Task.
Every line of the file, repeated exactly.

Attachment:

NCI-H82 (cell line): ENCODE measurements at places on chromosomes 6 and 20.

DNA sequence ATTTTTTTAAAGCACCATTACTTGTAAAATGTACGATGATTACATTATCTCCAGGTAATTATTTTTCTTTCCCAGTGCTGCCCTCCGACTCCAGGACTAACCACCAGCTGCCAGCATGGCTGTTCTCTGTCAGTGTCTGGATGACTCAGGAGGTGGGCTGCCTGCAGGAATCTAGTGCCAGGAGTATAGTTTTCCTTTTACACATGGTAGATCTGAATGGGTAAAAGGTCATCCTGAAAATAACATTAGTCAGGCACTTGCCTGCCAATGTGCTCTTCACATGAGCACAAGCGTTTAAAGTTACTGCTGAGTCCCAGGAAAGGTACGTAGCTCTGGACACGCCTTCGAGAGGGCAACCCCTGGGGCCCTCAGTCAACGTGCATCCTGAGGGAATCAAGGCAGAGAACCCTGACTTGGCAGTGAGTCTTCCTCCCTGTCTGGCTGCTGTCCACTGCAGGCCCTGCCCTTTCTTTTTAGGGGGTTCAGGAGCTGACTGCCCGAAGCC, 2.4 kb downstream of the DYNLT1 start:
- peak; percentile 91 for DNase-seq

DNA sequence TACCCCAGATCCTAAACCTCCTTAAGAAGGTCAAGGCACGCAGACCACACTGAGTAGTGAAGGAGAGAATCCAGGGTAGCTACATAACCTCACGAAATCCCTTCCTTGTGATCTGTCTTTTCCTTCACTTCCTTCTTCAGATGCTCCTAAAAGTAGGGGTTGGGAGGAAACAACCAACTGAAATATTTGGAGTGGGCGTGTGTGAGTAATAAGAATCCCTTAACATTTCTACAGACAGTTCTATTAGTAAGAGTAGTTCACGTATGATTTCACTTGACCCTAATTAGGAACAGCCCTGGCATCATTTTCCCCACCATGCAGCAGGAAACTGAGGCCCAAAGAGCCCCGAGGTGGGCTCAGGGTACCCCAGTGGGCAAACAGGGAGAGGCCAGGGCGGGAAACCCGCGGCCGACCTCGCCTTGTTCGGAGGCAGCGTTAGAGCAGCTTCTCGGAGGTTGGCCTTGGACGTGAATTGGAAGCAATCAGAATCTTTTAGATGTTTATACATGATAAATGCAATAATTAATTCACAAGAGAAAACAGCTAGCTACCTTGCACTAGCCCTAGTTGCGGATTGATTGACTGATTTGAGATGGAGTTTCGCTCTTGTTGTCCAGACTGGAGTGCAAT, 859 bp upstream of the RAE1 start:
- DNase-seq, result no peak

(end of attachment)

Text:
NCI-H82 (cell line): ENCODE measurements at places on chromosomes 6 and 20.

DNA sequence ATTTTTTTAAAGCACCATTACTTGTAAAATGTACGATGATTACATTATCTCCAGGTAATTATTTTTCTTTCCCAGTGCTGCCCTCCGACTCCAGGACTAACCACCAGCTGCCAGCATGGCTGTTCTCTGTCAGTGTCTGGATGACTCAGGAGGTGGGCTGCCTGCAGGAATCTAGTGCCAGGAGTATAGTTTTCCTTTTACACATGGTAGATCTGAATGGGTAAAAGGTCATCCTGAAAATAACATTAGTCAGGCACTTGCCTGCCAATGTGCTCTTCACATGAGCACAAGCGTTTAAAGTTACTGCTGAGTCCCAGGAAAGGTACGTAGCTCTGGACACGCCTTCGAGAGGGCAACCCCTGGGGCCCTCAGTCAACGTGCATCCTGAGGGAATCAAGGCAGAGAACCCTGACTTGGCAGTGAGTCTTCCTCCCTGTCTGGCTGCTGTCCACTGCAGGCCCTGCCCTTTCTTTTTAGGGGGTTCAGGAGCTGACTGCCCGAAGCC, 2.4 kb downstream of the DYNLT1 start:
- peak; percentile 91 for DNase-seq

DNA sequence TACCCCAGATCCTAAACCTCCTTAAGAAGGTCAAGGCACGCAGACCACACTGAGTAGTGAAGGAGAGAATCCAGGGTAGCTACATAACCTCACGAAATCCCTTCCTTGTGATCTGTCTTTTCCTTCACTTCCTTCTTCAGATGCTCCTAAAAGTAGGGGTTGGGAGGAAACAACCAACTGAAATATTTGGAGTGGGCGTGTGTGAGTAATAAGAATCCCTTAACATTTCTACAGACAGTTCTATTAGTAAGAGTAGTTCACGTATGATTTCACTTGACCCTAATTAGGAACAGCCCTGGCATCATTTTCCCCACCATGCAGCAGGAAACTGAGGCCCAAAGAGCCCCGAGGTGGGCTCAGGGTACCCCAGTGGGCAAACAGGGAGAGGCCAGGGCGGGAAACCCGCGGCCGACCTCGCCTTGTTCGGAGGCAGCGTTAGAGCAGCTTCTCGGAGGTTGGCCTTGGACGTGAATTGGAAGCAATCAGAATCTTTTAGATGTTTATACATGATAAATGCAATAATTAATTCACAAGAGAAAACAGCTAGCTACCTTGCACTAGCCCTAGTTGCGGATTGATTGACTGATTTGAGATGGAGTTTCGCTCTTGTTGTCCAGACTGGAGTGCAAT, 859 bp upstream of the RAE1 start:
- DNase-seq, result no peak